[Ip-health] Foreign Affairs: The UN's battle with NCDs-How Poliitics, Commerce and Science Complicated the Fight Against a "Silent Epidemic"

thiru at keionline.org thiru at keionline.org
Tue Sep 20 02:15:51 PDT 2011


To see the entire article, please see:

http://www.foreignaffairs.com/articles/68280/sheri-fink-and-rebecca-rabinowitz/the-uns-battle-with-ncds

September 20, 2011
SNAPSHOT
The UN's Battle With NCDs

How Politics, Commerce, and Science Complicated the Fight Against a
'Silent Epidemic'
Sheri Fink and Rebecca Rabinowitz

SHERI FINK is a senior Bernard L. Schwartz fellow at the New America
Foundation. REBECCA RABINOWITZ is a research associate at the New America
Foundation.

The World Health Organization (WHO) calls it an "invisible epidemic." In
the United States and now many parts of the developing world, the biggest
killers are no longer infectious diseases, such as HIV and AIDS or
malaria, but rather chronic conditions, such as heart and lung disease,
cancer, and diabetes. Often the preventable result of unhealthy diets,
tobacco, and alcohol use and a lack of physical activity, these
non-communicable diseases, or NCDs, now account for two out of every three
deaths worldwide [1].

<SNIP>


Although the fight against AIDS, tuberculosis, and malaria has attracted
rock-star advocates and billions of dollars in funding in the past decade,
efforts to fight NCDs are much less visible. According to a recent report
[2], less than three percent of the nearly $22 billion spent in 2007 on
global development assistance for health was dedicated to NCDs. If this
week's high-level UN meeting on NCDs is any indication, that is unlikely
to change anytime soon. A hard look at the negotiations that made the
meeting in New York possible is a study in the way politics, commerce, and
science can combine to influence global health policy in a difficult
economic climate. The question is whether an approach that favors
partnership with industry over regulation and that kicks the can forward
on monetary commitments and specific targets to reduce the toll of NCDs
will end up making much of a difference.


<SNIP>

During the negotiations leading up to the UN meeting, the toughest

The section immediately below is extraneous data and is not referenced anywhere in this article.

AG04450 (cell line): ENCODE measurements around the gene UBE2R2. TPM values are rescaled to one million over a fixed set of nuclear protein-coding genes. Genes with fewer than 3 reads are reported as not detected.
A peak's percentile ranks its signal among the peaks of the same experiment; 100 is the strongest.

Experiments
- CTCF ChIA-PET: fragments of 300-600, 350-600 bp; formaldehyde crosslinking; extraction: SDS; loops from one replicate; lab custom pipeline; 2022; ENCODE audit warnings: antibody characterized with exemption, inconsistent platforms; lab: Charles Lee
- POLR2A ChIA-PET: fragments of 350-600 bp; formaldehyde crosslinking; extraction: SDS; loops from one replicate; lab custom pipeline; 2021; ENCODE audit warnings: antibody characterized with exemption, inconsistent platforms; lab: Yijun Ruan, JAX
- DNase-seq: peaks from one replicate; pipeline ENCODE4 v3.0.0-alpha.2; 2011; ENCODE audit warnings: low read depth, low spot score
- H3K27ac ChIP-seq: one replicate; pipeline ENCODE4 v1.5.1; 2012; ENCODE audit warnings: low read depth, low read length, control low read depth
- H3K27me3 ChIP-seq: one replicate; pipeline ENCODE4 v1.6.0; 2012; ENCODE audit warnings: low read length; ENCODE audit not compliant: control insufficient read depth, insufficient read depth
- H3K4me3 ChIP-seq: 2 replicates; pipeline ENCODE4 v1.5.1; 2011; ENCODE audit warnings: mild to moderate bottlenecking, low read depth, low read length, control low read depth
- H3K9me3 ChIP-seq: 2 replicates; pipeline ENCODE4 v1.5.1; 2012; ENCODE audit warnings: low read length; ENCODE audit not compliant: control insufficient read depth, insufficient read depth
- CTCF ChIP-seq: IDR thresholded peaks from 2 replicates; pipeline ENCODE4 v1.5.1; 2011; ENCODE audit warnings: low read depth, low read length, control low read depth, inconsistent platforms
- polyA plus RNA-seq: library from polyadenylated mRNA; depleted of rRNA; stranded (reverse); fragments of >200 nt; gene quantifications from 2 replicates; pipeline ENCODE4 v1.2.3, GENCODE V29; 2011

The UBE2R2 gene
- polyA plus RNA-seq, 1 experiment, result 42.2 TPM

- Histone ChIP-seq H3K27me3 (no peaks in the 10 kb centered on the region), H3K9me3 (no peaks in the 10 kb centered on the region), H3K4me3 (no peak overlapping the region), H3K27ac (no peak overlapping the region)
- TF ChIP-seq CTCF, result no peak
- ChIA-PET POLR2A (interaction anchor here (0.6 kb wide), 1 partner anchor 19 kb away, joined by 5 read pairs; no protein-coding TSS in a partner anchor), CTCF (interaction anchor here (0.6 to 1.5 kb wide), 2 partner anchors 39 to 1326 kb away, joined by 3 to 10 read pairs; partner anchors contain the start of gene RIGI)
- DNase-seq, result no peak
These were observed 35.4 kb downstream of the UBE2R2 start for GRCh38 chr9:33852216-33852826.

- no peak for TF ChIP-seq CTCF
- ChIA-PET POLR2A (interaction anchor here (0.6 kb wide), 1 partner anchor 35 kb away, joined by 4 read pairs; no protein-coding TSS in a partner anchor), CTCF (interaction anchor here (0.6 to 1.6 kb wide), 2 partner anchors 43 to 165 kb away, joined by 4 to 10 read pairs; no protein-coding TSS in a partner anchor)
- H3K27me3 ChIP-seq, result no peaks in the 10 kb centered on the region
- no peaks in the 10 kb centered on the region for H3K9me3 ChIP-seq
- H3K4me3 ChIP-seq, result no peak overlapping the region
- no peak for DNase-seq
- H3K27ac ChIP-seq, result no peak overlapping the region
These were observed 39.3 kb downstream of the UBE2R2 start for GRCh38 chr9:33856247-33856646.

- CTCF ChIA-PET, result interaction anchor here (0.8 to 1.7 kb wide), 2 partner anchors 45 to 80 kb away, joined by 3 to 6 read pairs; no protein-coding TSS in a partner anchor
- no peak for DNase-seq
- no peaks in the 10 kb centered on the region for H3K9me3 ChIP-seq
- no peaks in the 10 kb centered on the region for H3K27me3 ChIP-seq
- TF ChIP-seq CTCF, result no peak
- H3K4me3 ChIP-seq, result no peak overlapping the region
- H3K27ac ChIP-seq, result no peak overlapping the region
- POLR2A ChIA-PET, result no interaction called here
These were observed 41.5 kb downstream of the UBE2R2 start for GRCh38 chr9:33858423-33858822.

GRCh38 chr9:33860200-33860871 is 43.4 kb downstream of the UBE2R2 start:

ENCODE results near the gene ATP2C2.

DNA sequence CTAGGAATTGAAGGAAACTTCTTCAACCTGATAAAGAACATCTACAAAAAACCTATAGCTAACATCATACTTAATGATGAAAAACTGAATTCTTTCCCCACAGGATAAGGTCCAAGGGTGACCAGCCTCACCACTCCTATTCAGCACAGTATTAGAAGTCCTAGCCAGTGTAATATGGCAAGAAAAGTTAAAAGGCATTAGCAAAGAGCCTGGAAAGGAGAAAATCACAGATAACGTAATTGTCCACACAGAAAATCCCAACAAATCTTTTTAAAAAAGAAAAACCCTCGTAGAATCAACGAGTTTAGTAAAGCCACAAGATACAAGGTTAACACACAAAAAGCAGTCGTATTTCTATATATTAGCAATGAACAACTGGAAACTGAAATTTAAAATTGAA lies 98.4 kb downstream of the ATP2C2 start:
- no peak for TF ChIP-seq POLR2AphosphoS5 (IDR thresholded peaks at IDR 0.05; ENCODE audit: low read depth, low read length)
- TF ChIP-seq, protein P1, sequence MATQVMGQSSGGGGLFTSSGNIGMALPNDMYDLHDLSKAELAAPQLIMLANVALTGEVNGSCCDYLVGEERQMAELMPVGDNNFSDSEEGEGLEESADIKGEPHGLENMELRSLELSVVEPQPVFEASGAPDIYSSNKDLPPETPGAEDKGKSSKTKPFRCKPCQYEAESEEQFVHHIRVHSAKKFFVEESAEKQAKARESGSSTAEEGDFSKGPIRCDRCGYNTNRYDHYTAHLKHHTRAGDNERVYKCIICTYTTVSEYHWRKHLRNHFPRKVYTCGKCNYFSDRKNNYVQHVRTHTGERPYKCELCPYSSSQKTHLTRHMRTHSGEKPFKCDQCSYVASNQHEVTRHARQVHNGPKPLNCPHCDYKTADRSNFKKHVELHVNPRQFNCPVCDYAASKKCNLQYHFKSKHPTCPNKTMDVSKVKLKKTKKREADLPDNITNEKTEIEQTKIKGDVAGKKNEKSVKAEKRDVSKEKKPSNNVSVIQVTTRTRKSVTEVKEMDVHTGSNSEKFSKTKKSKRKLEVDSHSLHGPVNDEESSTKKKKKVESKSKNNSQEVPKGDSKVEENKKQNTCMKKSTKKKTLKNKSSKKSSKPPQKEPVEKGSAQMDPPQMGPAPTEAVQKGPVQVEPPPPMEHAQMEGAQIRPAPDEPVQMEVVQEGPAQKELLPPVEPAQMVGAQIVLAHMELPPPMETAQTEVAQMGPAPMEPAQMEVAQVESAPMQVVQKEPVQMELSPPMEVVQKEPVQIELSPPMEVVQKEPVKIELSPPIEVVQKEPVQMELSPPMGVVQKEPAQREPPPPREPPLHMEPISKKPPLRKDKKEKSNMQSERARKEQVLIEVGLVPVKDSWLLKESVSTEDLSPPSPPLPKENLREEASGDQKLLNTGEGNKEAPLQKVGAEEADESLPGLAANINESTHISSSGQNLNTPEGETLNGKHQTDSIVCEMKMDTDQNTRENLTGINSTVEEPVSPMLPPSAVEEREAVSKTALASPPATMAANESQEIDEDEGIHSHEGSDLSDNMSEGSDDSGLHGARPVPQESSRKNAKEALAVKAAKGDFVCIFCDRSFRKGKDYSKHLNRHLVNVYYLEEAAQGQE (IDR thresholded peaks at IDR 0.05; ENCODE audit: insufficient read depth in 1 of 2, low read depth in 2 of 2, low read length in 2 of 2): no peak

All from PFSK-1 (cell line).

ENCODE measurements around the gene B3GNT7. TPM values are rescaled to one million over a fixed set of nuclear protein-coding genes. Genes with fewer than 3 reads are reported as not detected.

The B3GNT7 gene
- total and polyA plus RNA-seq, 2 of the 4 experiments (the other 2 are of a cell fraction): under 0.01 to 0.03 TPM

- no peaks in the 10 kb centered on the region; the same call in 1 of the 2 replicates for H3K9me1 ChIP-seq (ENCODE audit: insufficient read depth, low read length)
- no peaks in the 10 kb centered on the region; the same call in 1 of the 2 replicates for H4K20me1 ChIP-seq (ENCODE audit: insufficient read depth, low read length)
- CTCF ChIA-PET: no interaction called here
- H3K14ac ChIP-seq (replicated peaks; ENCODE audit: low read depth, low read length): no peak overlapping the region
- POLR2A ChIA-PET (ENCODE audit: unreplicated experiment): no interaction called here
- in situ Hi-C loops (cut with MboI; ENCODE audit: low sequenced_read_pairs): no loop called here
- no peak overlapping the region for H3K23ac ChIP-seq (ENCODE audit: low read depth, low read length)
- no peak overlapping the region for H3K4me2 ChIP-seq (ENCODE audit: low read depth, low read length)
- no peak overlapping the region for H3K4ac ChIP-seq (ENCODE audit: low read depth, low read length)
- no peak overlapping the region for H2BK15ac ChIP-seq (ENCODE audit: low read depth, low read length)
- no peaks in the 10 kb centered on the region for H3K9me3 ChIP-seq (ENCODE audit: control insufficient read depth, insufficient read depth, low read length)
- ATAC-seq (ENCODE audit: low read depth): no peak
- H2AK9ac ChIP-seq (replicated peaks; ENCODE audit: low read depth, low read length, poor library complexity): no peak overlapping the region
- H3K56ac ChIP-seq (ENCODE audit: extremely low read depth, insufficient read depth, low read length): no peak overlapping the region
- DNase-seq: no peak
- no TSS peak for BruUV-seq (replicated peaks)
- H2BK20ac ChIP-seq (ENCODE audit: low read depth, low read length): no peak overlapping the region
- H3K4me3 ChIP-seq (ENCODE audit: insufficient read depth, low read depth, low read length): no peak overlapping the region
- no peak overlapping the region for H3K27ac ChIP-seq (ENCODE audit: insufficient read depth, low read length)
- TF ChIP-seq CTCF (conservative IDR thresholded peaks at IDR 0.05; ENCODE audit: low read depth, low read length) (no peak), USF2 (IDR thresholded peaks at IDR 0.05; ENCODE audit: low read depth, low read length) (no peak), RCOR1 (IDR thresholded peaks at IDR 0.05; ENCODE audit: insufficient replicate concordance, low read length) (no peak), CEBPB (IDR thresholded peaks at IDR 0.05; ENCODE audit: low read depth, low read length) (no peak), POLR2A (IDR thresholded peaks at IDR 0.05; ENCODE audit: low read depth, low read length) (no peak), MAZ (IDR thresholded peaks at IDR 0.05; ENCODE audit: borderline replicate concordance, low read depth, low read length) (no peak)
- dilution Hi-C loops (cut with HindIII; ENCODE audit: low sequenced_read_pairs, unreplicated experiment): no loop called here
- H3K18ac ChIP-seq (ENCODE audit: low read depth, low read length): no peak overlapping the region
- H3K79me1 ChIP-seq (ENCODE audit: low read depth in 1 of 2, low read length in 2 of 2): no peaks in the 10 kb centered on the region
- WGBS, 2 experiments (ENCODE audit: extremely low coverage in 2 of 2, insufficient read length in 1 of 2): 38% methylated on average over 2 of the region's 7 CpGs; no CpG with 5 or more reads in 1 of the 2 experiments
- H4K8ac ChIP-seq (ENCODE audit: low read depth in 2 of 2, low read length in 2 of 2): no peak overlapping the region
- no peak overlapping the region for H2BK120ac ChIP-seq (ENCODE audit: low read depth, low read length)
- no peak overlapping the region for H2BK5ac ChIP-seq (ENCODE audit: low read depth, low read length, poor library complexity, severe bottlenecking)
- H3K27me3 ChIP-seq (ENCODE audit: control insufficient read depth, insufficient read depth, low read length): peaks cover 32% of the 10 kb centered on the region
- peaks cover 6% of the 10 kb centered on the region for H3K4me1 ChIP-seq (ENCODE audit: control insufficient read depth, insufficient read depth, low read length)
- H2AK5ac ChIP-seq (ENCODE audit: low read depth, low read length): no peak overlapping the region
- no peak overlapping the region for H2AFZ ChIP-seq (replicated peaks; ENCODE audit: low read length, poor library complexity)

disagreement, according to several people who attended the sessions, was
over whether NCDs should be referred to as an epidemic and a public health
emergency. The decision is about more than rhetoric. Such a designation
would allow countries to invoke flexibilities in World Trade Organization
rules that permit manufacturers to make cheaper generic versions of
patented drugs needed to protect the public's health. Developing countries
with large generic drug industries clearly favored the move. Washington,
of course, opposed the measure, a view clearly in line with the interests
of its large pharmaceutical industry.

"The challenge was whether simply doing away with patent protections on
all drugs that treat non-communicable diseases is the right course," says
Nils Daulaire, the director of the Office of Global Affairs at the U.S.
Department of Health and Human Services. "That, to our minds, was not the
way you get a stream of ongoing research and development and the new and
improved drugs that we continue to need."

Some pharmaceutical and medical device companies have also become deeply
involved in bankrolling the campaign against NCDs, even paying for
messages about the high-level meeting on public radio and underwriting a
Washington Post forum on the subject that was covered by the newspaper
last week. Among the "civil society representatives" the UN invited to
participate in the high level meeting are drug makers with a large U.S.
presence, including GlaxoSmithKline Oncology, Sanofi Aventis, and Varian
Medical Systems.


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Thiru Balasubramaniam
Geneva Representative
Knowledge Ecology International (KEI)

thiru at keionline.org



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